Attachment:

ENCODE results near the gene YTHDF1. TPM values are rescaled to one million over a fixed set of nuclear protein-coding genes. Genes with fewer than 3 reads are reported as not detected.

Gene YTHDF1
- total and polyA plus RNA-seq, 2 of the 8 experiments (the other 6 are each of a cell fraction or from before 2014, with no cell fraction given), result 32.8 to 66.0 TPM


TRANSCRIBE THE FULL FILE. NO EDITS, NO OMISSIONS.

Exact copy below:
ENCODE results near the gene YTHDF1. TPM values are rescaled to one million over a fixed set of nuclear protein-coding genes. Genes with fewer than 3 reads are reported as not detected.

Gene YTHDF1
- total and polyA plus RNA-seq, 2 of the 8 experiments (the other 6 are each of a cell fraction or from before 2014, with no cell fraction given), result 32.8 to 66.0 TPM